Facebook enshrines dead people profiles
Facebook has announced a new service for the friends and family of dead people.
Fake servers sell better than real servers
Vendors who were hoping to get rich on the server virtualization trade have been disappointed by the effect the economic meltdown has had on their business. Just when virtualization products from VMware, Citrix Systems, Microsoft, and a few others have the kind of management features to make them enterprise grade, companies are afraid to spend money on the new servers that are really needed to run server virtualization hypervisors.
Sun's MySQL fork survival theory ripped
If Oracle screws up MySQL, the community will fork and the database will live on under another name - leaving Oracle high and dry.
UK data losses keep growing
A Freedom of Information request by infrastructure specialist Software AG reveals that more companies and government departments than ever are reporting data losses to the Information Commissioner's Office.
Deploying VoIP in real life
Missed our recent live Regcast, Deploying VoIP in real life? Never fear: the on-demand version is available now for your viewing pleasure.
Suzuki unveils fuel cell e-scooter
Suzuki has put British engineering centre stage at the ongoing Tokyo Motor Show, unveiling a scooter powered by a UK-made hydrogen fuel cell.
Sony Walkman NWZ-S544
ReviewDo pocket media players need built in speakers? Certainly, apart from the Touch, Apple doesn't seem to think so and let's face it, love it or loathe it, Apple knows a thing or two about selling MP3 players to world+dog.
Raytheon buys BBN for 'about $350m'
Renowned techsploration company BBN - famed far and wide for inventing forerunner internet kit, and for giving the world the "@" symbol in email addresses - has been bought by US arms biz colossus Raytheon. The move illustrates growing aspirations on the part of arms firms to do business in the information systems sector.
Retailers price up Blighty's black Wii
The black Wii has been priced up ahead of its UK release on 6 November.
Clock stopped for McKinnon extradition
Home Secretary Alan Johnson has confirmed to the House of Commons that he has "stopped the clock" on Gary McKinnon's extradition while new medical evidence is considered.
El Reg receives message from planet 'Female Pigeon'
Our suggestion yesterday that exoplanet HD 43848 b in the constellation Columba would probably benefit from a name other than "Female Pigeon" (Peristera) prompted the planet formation expert responsible for the idea to beam over a mild email protest.
Gov advises authorities on when EU procurement rules apply
The Government has published a guide it hopes will clarify when land deals are subject to EU procurement rules and when they are not. The guidance relates to agreements between authorities and land developers.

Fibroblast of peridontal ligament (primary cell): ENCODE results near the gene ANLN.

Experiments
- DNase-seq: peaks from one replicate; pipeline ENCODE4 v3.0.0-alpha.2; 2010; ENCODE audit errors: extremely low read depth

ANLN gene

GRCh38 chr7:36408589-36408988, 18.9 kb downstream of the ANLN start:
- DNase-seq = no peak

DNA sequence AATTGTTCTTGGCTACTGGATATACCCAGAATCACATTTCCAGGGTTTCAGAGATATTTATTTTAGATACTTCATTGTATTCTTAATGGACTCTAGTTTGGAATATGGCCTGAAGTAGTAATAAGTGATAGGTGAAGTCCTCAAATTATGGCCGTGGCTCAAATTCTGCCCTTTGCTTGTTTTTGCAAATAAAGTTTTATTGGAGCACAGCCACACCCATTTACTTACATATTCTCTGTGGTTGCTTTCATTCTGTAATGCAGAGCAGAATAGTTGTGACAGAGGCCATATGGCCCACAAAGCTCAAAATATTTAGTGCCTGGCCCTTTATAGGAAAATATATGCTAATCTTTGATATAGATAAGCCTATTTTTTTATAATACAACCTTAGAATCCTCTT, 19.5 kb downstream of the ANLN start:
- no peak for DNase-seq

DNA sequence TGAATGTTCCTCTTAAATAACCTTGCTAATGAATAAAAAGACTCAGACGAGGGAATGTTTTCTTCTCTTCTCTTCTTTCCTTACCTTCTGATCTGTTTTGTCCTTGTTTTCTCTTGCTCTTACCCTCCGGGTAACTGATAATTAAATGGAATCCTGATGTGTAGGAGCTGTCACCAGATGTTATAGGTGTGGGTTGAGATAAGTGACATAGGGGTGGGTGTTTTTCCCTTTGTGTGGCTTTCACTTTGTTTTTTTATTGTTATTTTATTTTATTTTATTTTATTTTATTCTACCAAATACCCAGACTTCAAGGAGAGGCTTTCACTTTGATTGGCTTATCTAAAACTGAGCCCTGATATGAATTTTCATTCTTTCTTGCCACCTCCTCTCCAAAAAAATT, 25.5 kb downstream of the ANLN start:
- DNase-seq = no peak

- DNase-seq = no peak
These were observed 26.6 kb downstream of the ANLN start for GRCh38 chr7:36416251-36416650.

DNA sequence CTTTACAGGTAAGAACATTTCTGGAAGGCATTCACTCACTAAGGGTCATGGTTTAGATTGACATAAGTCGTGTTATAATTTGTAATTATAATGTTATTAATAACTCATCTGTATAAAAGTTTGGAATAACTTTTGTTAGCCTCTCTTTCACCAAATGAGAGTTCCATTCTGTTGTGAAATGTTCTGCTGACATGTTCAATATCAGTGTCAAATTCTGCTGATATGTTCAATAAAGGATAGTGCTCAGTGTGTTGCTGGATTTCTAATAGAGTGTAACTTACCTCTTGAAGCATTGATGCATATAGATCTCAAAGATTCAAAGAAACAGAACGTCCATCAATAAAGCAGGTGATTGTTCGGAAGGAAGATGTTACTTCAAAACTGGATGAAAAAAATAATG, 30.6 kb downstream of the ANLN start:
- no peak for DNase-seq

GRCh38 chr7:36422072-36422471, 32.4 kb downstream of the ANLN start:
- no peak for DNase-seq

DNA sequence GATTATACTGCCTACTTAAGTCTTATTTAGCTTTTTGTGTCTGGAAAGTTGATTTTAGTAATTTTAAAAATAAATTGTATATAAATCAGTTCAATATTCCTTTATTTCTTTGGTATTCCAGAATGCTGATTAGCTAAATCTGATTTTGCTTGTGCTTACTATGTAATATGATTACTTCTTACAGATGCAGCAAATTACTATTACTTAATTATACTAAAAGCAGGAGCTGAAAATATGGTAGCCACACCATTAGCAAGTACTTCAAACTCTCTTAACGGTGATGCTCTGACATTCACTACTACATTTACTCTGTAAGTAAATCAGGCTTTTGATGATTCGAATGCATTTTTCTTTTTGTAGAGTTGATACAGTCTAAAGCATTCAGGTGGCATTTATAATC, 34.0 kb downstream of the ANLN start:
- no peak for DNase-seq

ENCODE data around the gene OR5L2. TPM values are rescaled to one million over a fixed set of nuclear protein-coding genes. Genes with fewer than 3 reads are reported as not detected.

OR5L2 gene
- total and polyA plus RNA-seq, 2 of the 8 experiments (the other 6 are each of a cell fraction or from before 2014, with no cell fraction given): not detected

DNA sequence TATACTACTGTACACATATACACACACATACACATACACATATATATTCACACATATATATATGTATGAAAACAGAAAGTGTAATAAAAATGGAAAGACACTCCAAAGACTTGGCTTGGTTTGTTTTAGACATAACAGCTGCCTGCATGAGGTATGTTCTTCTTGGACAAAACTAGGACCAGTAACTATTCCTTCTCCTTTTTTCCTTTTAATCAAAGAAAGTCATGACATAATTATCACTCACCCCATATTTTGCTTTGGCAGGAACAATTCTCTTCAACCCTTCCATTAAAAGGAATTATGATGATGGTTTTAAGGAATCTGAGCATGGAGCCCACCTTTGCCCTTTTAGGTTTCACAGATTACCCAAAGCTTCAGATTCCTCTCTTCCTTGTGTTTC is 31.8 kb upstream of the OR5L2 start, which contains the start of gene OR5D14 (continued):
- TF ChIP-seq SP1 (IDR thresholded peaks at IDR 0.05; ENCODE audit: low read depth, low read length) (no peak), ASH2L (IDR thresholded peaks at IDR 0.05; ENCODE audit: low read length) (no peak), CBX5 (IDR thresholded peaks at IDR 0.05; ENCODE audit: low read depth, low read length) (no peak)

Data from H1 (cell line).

MSI to make Tegra-based e-book viewer
Taiwan's MSI is developing an e-book reader, its chairman, Joseph Hsu, has apparently revealed.
IBM gives voice to your web
Researchers at IBM have created a tool to put vocal flow into any web site, making life easier for the blind as well as the exceptionally lazy.
3PAR developing united federation of clusters
3PAR is actively developing technology needed to federate its InServ clustered storage arrays together and provide a single pool of resources across the federation.
MySpace in talks to become Facebook friend
Facebook is in talks with MySpace to assimilate some of its content, in what would mark a formal admission of defeat for the Murdoch-owned site.
Upminster top for tupping on UK bonkmap
The most sexually obsessed town in the UK is officially Upminster, according to an important new interactive mapping survey.
Intel soups up 34nm SSDs
Intel has updated the firmware installed in its 34nm X25-M SSD line, claiming the new code helps deliver a sequential write speed boost of up to 40 per cent.
Bloggers go ballistic over non-existent wireless tax
The UK is not in fact about to impose a tax on wireless networks, but that hasn't stopped bloggers jumping up and down about it.
BlackBerry wristband accessory priced, dated
The inPulse watch accessory for BlackBerry handsets will appear on wrists in February 2010, it has emerged.
Nintendo to increase DSi screen size?
Nintendo has designed a new version of the DSi, this one featuring larger screens, a Japanese publication has claimed.
Land Warrior war-smartphone tech support goes to Afghanistan
The Land Warrior wearable military smartphone rig - one of the few of its type to have seen combat service in large numbers - continues to rise from its ashes, having been officially cancelled in 2007. However, the kit is now in service in Afghanistan, and makers General Dynamics have just announced a $50m tech-support deal from the US Army.
Google stalks your social circle
Google took its beach towel down to the social networking pool yesterday with the release of its latest Facebook-apeing Web 2.0-stylie search tool.
ID Card scheme banking on 28 million volunteers
Government claims that the ID Card scheme will be self-financing are "completely deluded", the Tories have claimed today.
Did the credit crunch and Vista stop you buying PCs?
Mini PollIn this poll we are trying to get a handle on whether readers are considering breaking with old habits when it comes to desktop refresh strategy.
On2 investors call off attack dogs against Google takeover
On2 Technologies Inc has settled legal challenges mounted by some shareholders who opposed Google's proposed $106.5m acquisition of the video software company.
MSI X-Slim X600 15.6in notebook
ReviewWe're beginning to think there's some sort of competition between laptop manufacturers to come up with the most ridiculous marketing statements. In our recent review of the EasyNote Butterfly, we were left cringing at Packard Bell's explanation of exactly why it had chosen to use that name.